But I think it’s more than that. The poverty threshold determines how many people get access to federal money – money like Medicaid funds. Medicaid is currently about 1.5% of the entire federal budget, but without any changes to the eligibility threshold, it’s projected by the Congressional Budget Office to grow to 5.3 percent of the federal budget by 2075. Imagine how fast Medicaid would grow if you increased the number of people who qualified by making the definition of poverty more inclusive instead of less.
There’s another factor I think is in play here. According to the PPIC study, the largest single factor contributing to the adjusted poverty threshold in California is the disparity in income growth between the highest and lowest income levels. Because California’s income disparity grew faster than the national average, the income growth drove up California property values faster and thus the very factor used to calculate the adjusted poverty rate. Growth in income disparity between the wealthiest and the poorest members of society is an issue that the Republican-dominated presidencies since the 1970s have conveniently ignored or, more recently, actively and (IMO) intentionally accelerated. Income disparity has been a significant issue with the Bush Administration, and so there was no way that the wealthy Republicans in power for the last six years would have given their critics more leverage to harp on a ostensibly Democratic issue – poverty.
And finally, if you read the study closely (and go through Ms. Reed’s presentation on the subject), you find that only New York and Washington D.C. had higher poverty levels than the state of California under the more inclusive number calculated in the study. In fact, the 3-year average of housing-cost adjusted poverty has the following:
- Washington D.C.: 21.0%
- New York: 16.3%
- California: 15.7%
- Texas: 15.0%
- Louisiana: 14.5%
Notice anything interesting about the states? Of the four states with the highest poverty level, two of them almost always vote Democratic, and combined they carry 86 electoral votes vs. the other two (Texas and Louisiana) carrying 43 electoral votes. Essentially, updating the federal poverty thresholds to include housing costs (and maybe other costs as well) would send more money to the most populous, highly urbanized states, which tend to be Democratic states, and the Republicans don’t want to give the Democrats any more money than they have to. The cynic in me can’t help but wonder if part of the push to move people off the welfare rolls is also a political drive to strip money away from traditionally Democratic districts as much as it is to drive down welfare spending.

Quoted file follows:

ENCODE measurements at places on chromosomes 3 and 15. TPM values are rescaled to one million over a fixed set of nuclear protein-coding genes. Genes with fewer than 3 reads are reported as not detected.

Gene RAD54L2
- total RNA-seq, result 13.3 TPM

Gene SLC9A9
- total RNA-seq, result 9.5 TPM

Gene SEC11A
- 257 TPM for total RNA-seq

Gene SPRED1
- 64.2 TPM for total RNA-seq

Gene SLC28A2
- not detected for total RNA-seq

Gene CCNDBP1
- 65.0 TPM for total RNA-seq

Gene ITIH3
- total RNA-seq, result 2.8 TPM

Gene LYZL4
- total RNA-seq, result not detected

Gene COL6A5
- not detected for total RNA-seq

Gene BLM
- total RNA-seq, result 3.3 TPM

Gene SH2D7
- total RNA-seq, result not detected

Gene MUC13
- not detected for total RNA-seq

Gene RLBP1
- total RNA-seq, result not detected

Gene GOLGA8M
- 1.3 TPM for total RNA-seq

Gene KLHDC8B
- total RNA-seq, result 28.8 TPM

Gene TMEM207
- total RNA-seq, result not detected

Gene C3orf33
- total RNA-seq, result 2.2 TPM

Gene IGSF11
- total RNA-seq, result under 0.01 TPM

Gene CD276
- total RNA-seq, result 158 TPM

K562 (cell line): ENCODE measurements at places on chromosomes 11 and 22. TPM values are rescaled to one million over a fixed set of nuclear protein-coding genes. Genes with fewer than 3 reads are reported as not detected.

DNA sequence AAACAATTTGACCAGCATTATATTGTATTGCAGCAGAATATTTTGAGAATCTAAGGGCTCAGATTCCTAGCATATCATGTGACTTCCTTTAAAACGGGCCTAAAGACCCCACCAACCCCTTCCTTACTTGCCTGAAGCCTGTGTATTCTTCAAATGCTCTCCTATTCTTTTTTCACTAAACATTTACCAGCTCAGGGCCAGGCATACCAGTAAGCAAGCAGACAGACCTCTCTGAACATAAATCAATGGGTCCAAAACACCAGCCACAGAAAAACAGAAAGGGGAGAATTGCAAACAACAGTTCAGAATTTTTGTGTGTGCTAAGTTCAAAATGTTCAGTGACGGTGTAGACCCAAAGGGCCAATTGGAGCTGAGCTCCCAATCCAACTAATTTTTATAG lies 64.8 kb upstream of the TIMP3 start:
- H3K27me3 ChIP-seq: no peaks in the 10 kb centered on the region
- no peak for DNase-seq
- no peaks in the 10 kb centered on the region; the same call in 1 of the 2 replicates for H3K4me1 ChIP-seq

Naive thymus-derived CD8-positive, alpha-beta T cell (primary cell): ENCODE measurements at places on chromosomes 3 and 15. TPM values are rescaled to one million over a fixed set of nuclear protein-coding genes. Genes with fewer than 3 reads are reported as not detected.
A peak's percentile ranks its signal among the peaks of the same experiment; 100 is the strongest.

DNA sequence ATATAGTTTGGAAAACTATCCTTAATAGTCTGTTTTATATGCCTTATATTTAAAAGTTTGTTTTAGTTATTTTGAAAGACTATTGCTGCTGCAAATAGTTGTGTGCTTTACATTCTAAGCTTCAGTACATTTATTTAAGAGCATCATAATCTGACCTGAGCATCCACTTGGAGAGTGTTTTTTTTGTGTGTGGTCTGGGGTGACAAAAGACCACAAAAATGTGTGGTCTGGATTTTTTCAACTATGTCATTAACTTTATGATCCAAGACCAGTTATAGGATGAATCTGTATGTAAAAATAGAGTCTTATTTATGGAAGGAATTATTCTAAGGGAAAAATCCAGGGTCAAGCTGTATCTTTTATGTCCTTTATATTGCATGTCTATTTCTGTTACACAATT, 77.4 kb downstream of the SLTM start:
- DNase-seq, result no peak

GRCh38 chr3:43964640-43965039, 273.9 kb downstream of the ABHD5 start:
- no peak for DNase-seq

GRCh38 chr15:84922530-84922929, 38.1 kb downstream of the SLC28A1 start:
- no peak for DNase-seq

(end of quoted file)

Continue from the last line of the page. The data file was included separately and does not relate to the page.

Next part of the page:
Politics isn’t fair, and playing politics with the poor is nothing new – both major parties can be, and regularly are, fairly accused of instigating class warfare. But, as with so many issues these days, some issues should be beyond politics. Addressing poverty is one of those issues. It’s impossible to truly address the problem of poverty with public and/or private resources without first having good data, and it’s quite obvious that the current method of calculating poverty is unable to provide accurate data. For that reason it is time to revamp how the federal government calculates the poverty line.
Unfortunately, changing how poverty is calculated is unlikely over the next two years. The expanded threshold would benefit Democrats both practically (by directing more federal money into generally Democratic districts) and politically, and so it will almost certainly draw a veto from President Bush. The Democrats don’t have enough seats and Republican allies on this issue to override a veto. However, guaranteed failure doesn’t mean we shouldn’t pressure Congress to raise this issue – the attention a veto would garner could only be good for the country by way of educating people about this problem.